Muscle Madness: designing the Pilates body
Today's BLOG was influenced by the unfortunate great debate in our Pilates community -- Classical vs. Contemporary Pilates. This debate has sparked some really inflammatory comments recently on forums such as Pilates-Pro. So much so that I wonder... can't we just get along? Can't we just embrace our differences and learn from one another? Many opinions I've read are clearly not based on a solid understanding of each approach to Pilates. They merely sound defensive and accusatory. I am certified through a Classical Pilates program and a Contemporary one and will always choose to educate myself from both "sides". However, what I choose to teach is Classical Pilates because that's what resonates with me the most. Here's why:
For me, Classical Pilates is a challenging workout that is simultaneously rehabilitative. For me, there is no great divide between Classical Pilates and therapeutic bodywork. Afterall, its Classical Pilates that healed just about every joint in my body and sustained my 15 year career as a dancer/aerial artist. The absolute intelligence behind the original work of Mr. Pilates' exercise system, "corrects wrong postures" and "restores the body". That's why people used to go to Joe and "get fixed" at his NYC gym way back in the late 20's-late 60s. It has always been an exercise system with more than just aesthetic value. It's always been an exercise system that honors the integrity of the entire body and it's need to function as one harmonious mechanism. My understanding is that Mr. Pilates' aim was to help people move more efficiently in their bodies during their regular daily activities. The more I explore the Classical work, I realize I don't have to stray too far from it to help clients achieve their health and fitness goals; whether they want to tone up, lose weight, relieve themselves of chronic pain or prepare themselves for their next triathalon. There is so much room for creativity within the Classical system that the work can accommodate the most de-conditioned client to the super-advanced.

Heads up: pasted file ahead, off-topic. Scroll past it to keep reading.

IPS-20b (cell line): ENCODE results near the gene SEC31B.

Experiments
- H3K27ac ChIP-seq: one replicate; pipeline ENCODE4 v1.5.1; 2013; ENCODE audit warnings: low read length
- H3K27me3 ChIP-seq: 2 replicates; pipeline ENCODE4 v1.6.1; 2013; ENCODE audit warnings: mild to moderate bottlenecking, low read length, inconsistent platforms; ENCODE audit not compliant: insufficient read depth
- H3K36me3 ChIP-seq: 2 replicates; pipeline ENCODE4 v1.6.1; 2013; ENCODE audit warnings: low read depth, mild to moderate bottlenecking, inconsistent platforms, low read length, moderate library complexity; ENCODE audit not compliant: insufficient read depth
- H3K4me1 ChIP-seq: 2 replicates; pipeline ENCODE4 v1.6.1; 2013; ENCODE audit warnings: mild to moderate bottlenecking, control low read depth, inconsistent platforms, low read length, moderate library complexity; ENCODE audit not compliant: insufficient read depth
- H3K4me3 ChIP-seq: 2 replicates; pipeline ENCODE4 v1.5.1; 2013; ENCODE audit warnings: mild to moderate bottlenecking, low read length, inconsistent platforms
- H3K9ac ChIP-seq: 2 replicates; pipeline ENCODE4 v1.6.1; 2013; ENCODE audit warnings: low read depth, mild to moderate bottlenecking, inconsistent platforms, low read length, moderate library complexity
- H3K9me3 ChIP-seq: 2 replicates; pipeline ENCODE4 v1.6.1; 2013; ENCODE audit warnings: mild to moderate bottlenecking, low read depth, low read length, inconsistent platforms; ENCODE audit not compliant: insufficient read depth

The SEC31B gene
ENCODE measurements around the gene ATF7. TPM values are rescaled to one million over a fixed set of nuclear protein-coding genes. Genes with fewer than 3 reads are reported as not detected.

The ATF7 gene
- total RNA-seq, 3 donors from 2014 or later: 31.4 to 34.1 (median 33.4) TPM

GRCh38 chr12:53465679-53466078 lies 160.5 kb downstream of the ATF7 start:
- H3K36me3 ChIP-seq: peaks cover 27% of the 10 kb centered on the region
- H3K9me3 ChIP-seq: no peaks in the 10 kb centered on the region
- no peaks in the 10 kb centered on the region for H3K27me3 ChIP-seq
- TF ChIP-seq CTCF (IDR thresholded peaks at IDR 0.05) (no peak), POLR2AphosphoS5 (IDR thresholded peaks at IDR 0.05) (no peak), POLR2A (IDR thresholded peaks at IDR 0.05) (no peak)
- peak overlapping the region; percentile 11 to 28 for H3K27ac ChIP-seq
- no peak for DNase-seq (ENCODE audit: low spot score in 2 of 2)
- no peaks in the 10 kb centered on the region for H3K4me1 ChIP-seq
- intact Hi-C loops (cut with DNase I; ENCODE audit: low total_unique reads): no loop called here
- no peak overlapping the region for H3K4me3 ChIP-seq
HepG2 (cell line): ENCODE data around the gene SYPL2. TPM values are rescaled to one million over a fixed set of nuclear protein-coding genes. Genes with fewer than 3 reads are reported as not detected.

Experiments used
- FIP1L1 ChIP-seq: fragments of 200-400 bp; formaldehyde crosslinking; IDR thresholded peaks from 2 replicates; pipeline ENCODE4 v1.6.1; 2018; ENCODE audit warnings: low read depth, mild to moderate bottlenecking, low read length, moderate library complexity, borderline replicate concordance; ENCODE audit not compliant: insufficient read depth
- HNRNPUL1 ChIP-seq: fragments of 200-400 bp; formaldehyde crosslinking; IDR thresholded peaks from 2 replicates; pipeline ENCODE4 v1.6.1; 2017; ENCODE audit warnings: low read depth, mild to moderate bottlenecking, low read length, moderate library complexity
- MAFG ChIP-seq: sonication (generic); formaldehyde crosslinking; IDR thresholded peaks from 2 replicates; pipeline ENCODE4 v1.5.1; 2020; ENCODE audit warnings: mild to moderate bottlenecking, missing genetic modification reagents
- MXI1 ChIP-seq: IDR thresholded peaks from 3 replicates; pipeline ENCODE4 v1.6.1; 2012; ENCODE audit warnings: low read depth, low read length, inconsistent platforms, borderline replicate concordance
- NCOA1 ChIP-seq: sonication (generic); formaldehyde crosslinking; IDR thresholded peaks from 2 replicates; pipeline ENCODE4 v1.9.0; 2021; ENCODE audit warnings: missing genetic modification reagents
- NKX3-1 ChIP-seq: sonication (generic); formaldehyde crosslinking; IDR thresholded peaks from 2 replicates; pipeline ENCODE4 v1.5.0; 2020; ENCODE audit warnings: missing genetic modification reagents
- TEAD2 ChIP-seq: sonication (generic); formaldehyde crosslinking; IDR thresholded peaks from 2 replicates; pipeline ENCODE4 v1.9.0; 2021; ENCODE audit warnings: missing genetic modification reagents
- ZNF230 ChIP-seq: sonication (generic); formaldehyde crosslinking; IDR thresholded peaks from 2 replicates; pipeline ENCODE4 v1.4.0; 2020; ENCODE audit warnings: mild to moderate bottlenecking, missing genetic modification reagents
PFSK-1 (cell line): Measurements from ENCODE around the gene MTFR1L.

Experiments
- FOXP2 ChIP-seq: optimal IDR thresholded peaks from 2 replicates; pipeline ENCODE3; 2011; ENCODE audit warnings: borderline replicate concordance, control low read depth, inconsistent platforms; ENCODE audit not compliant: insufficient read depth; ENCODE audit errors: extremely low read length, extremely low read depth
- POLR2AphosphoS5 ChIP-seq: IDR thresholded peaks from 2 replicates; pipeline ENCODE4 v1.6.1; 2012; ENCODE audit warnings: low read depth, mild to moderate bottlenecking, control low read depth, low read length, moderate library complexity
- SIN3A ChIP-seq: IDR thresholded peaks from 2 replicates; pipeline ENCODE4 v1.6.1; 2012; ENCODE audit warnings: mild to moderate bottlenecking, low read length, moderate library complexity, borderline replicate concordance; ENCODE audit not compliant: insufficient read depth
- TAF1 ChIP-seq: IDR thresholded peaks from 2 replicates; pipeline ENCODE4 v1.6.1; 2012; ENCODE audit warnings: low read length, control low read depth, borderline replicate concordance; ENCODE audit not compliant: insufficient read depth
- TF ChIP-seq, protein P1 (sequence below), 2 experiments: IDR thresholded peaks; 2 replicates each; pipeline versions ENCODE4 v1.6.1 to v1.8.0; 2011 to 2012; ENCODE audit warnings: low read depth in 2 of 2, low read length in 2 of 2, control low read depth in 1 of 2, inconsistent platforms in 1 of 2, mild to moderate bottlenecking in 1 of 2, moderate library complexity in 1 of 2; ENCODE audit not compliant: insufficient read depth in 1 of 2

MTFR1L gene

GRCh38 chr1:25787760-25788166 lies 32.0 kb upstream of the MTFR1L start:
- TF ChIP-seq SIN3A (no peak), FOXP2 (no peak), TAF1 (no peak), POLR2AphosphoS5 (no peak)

Some within our Pilates community have this notion that Classical Pilates is rigid and formulaic with its beginner, intermediate and advanced systems. For Joe, there was no formula. He taught for the body in front of him. But his approach to each individual was based on decades of study of the human body and an equal amount of experience working with everyone from injured war veterans to dancers, boxers and business professionals. A certification program of 6 months to 1 year in no way supplies us enough knowledge, understanding or experience to be as proficient as he. I view our beginner, intermediate and advanced systems as a template for understanding how to progressively and systematically design Pilates bodies using the vast work at our disposal. Dividing the work systematically challenges us to think critically. What exercises should my client be proficient in before I introduce, say, Short Spine, on the Reformer?